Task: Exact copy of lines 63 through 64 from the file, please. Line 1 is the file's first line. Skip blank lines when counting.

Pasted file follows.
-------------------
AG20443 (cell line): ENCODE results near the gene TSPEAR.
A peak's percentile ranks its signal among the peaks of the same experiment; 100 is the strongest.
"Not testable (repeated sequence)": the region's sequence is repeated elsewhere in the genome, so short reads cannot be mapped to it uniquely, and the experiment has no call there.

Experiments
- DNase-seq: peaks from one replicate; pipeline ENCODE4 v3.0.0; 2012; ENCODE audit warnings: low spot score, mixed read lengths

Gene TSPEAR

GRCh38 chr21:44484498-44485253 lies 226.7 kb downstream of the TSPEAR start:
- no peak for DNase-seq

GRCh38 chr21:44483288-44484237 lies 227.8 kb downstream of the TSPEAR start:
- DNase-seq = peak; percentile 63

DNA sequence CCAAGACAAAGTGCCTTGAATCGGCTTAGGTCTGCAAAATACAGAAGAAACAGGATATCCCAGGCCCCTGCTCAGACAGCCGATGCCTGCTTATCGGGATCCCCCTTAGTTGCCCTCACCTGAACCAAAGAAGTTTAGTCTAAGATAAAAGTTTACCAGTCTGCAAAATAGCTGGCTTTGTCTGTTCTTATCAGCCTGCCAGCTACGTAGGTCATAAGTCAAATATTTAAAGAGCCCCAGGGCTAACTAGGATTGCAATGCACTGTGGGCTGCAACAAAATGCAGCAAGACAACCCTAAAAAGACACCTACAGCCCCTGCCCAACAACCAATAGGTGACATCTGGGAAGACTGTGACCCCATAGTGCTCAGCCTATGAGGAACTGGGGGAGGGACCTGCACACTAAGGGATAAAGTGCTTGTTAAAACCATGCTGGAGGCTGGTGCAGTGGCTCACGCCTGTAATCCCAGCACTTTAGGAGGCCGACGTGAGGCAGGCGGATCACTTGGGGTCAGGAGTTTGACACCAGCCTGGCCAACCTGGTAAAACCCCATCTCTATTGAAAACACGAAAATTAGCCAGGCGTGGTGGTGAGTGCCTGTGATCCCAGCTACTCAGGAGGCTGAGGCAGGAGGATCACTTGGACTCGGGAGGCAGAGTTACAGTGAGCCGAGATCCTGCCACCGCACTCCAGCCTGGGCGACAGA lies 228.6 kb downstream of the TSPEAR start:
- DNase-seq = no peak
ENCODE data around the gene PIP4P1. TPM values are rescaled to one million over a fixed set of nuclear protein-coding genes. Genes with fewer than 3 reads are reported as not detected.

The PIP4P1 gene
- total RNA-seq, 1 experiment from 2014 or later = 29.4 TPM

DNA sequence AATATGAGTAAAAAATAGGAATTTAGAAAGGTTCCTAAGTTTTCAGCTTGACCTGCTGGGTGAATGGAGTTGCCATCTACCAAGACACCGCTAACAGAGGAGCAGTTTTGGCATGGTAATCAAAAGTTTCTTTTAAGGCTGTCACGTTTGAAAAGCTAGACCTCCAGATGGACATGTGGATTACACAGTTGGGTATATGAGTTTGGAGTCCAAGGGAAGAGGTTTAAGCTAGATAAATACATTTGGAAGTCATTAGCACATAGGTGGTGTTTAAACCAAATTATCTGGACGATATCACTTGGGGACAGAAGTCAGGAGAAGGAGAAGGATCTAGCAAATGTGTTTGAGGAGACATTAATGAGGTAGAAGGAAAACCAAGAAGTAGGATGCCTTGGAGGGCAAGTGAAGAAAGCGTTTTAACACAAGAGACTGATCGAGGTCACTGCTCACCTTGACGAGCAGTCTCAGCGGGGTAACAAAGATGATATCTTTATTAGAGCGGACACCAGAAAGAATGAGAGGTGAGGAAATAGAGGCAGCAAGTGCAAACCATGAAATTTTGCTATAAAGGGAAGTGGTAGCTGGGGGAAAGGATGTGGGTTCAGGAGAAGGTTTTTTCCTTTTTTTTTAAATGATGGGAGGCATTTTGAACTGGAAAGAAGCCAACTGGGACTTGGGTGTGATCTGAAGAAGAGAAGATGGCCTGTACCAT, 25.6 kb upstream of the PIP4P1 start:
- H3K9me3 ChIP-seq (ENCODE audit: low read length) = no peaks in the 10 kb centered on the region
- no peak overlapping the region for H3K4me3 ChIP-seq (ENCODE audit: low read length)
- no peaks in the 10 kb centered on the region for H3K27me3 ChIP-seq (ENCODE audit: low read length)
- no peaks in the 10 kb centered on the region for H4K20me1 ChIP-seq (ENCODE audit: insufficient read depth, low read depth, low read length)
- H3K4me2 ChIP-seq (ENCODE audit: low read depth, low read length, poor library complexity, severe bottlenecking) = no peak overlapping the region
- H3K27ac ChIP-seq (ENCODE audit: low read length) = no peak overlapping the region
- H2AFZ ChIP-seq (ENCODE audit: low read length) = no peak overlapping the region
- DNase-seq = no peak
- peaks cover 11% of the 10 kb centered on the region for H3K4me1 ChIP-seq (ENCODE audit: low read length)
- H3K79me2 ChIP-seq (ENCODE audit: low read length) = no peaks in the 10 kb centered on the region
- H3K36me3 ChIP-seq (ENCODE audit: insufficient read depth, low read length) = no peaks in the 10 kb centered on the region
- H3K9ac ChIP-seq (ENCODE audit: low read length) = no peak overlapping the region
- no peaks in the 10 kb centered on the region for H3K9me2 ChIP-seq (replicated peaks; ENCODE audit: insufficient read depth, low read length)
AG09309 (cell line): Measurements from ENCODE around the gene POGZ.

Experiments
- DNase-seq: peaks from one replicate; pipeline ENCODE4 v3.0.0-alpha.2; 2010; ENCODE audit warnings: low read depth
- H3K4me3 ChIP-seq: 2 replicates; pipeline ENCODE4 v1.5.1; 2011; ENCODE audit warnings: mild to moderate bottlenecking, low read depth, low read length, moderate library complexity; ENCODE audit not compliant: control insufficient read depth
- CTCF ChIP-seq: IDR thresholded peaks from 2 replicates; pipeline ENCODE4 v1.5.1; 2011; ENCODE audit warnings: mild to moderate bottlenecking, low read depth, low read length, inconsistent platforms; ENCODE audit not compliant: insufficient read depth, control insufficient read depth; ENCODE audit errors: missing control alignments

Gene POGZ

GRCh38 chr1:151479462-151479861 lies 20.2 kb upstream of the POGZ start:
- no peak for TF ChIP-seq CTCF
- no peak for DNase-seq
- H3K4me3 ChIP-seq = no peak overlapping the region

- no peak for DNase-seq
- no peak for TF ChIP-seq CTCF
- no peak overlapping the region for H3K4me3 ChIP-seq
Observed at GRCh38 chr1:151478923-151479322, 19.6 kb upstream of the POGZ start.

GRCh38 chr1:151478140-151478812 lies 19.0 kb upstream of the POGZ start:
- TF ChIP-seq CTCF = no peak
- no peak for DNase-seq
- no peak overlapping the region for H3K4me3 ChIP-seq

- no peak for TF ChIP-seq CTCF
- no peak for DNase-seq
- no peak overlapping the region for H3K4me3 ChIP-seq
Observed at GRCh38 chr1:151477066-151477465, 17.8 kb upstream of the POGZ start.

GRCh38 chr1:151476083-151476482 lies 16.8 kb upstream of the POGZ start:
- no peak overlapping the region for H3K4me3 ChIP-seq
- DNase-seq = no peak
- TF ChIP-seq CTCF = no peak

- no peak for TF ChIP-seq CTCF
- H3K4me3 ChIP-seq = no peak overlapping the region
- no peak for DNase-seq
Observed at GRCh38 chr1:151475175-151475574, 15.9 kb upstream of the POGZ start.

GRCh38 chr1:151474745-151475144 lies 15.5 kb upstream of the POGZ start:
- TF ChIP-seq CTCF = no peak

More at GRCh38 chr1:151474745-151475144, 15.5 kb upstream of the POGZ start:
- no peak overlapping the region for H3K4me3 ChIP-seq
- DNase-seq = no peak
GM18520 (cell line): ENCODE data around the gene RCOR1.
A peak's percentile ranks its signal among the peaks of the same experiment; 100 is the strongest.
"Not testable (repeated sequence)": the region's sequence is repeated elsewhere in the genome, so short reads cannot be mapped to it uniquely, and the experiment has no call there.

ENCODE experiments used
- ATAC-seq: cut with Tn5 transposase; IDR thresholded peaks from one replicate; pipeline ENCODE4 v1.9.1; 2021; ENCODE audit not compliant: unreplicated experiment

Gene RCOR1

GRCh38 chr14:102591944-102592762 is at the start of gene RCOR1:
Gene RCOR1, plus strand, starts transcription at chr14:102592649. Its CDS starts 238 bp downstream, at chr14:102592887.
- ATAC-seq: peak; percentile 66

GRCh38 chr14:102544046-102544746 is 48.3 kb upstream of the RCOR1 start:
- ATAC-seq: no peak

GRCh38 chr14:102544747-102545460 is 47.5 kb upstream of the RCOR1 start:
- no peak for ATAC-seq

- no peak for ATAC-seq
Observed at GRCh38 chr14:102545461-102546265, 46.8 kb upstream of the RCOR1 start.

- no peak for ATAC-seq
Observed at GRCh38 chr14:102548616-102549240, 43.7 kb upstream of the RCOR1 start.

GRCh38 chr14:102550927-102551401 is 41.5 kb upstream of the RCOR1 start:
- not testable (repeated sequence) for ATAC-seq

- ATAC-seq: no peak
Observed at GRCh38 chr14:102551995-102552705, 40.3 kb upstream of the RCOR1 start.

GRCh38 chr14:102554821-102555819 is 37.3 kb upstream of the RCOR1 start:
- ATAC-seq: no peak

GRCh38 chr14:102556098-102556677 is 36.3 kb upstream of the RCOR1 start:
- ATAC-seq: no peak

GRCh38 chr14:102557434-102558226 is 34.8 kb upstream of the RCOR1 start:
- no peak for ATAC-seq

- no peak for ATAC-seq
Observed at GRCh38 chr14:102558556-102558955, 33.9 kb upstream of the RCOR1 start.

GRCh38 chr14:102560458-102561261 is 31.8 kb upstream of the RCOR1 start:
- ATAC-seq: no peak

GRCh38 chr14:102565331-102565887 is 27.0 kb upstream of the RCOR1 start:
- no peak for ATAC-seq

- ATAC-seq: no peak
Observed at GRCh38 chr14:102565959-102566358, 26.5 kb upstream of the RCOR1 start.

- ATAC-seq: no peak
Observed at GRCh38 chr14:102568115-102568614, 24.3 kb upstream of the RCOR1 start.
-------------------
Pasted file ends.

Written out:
- no peak overlapping the region for H3K4me3 ChIP-seq
- DNase-seq = no peak